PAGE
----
"Turning to stone is hard work.
First you have to let the anger climb up from deep within you and as it
turns over and over and rises up through your chest, you have to clamp
your teeth over it and push it back down. Then you sort of imagine
yourself getting real heavy, folding over onto yourself, getting thick
so nothing can reach the spot far inside that hasn't turned hard yet.
And you know that if you get it right, you're not so afraid." Cornelia
does her best to turn to stone. Her mother abandons her at the home
of a cranky old aunt. And Cornelia tries to stop feeling. And
to stop wishing for her mother to return. And to stop trying to care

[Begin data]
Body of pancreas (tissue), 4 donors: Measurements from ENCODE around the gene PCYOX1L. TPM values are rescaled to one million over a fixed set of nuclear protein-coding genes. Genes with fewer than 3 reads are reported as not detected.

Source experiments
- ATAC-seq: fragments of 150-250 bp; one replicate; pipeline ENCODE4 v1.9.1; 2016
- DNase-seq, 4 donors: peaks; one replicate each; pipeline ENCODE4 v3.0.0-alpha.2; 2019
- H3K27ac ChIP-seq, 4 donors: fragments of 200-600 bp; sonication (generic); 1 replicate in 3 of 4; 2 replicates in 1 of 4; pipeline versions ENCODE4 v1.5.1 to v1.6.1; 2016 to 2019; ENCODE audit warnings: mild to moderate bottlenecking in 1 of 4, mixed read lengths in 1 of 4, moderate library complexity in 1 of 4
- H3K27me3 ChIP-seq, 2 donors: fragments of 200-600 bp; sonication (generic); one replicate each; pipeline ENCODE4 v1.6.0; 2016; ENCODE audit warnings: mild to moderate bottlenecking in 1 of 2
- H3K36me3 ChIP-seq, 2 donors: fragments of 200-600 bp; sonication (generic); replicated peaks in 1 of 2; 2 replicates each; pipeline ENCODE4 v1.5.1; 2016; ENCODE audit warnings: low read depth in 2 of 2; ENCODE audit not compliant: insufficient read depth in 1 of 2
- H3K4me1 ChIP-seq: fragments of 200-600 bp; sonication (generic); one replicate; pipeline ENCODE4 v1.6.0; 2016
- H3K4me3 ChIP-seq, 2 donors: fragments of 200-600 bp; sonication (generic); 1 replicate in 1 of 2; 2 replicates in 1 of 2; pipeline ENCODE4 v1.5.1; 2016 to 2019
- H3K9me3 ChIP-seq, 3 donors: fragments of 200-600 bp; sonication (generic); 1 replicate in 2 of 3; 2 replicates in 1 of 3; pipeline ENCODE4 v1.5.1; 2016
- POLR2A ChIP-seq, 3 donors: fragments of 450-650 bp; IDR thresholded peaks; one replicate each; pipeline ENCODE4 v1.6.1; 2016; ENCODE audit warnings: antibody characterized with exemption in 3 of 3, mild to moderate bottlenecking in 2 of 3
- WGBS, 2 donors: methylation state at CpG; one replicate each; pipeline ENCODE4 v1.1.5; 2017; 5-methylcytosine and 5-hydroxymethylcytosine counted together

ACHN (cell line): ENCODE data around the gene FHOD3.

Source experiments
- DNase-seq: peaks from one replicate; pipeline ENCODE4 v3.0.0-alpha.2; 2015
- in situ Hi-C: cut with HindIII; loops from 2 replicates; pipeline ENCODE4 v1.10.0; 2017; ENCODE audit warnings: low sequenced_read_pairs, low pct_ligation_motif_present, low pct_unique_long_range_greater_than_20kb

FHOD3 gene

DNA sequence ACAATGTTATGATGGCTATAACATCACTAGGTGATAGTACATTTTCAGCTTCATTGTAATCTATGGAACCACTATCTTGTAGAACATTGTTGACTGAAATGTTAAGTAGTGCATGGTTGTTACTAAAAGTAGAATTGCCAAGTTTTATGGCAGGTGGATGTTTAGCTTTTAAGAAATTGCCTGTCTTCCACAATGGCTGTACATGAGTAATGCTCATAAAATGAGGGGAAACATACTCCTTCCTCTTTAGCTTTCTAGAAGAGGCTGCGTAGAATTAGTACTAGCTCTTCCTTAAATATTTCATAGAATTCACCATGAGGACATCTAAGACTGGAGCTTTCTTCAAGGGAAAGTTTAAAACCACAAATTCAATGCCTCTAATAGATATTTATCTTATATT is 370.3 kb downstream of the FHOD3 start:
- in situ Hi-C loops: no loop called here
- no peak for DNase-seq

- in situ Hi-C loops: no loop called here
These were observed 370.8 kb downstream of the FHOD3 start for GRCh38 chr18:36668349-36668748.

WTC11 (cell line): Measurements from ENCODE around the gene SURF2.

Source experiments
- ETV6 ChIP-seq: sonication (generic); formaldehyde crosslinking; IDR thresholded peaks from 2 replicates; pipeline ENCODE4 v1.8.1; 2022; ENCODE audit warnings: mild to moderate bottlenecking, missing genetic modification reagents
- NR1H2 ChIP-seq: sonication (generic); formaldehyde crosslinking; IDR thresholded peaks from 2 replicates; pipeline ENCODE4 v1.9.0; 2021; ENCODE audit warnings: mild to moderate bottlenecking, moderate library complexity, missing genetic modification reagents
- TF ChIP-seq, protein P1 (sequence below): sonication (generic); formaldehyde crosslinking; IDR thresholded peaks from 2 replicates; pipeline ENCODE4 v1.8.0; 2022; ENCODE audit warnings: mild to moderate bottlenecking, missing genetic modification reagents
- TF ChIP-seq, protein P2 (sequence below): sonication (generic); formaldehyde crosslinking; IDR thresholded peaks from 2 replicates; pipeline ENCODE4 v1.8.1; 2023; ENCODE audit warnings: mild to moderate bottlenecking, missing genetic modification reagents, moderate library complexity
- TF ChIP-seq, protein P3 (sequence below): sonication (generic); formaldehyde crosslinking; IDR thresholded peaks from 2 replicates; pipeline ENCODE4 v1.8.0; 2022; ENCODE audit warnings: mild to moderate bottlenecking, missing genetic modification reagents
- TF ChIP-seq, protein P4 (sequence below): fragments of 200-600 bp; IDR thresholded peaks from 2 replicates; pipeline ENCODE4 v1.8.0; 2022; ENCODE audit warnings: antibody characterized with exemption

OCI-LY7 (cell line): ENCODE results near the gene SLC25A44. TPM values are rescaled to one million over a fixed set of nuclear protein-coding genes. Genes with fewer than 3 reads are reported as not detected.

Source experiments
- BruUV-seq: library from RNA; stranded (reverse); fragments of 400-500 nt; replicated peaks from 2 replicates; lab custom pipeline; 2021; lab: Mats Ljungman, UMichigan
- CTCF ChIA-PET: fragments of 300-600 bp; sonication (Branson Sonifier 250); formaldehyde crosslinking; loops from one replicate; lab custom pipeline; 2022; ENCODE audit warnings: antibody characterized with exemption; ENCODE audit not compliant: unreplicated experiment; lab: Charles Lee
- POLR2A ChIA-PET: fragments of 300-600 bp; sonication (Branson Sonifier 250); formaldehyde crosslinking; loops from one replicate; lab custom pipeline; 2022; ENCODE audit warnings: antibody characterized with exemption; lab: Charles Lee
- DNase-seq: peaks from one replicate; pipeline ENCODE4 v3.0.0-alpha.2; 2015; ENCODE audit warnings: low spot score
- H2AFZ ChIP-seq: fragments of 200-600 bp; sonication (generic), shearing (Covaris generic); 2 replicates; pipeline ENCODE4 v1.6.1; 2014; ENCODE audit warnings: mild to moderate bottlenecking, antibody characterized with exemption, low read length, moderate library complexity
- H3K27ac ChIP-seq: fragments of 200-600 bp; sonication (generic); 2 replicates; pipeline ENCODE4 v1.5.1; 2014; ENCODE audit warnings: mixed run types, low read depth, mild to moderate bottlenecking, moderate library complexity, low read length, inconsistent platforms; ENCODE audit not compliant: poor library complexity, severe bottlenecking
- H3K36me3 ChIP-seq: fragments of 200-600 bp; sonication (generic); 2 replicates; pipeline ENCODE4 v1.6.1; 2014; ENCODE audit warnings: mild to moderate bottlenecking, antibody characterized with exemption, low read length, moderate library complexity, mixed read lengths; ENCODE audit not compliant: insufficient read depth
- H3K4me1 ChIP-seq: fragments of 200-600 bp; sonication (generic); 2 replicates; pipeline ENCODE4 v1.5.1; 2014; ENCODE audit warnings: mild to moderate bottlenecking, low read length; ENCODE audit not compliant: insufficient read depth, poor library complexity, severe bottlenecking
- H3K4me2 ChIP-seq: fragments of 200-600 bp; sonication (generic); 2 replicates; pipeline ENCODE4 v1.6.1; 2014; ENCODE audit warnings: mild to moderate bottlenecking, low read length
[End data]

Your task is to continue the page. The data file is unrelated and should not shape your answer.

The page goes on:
about the nutty old woman she's living with.
Cornelia is an expert at “turning
to stone.” She doesn’t like to talk to anyone—they make fun of her. But,
when she goes to live with her aunt Agatha, she is forced to talk. Will
she resent Agatha for her straight-forward and honest thinking? Or will
she find that Agatha needs help too? Cornelia’s entire life will change
as she learns how to think for herself. (Prepared by: Maggie Horton, SCASL
Young Adult Book Awards)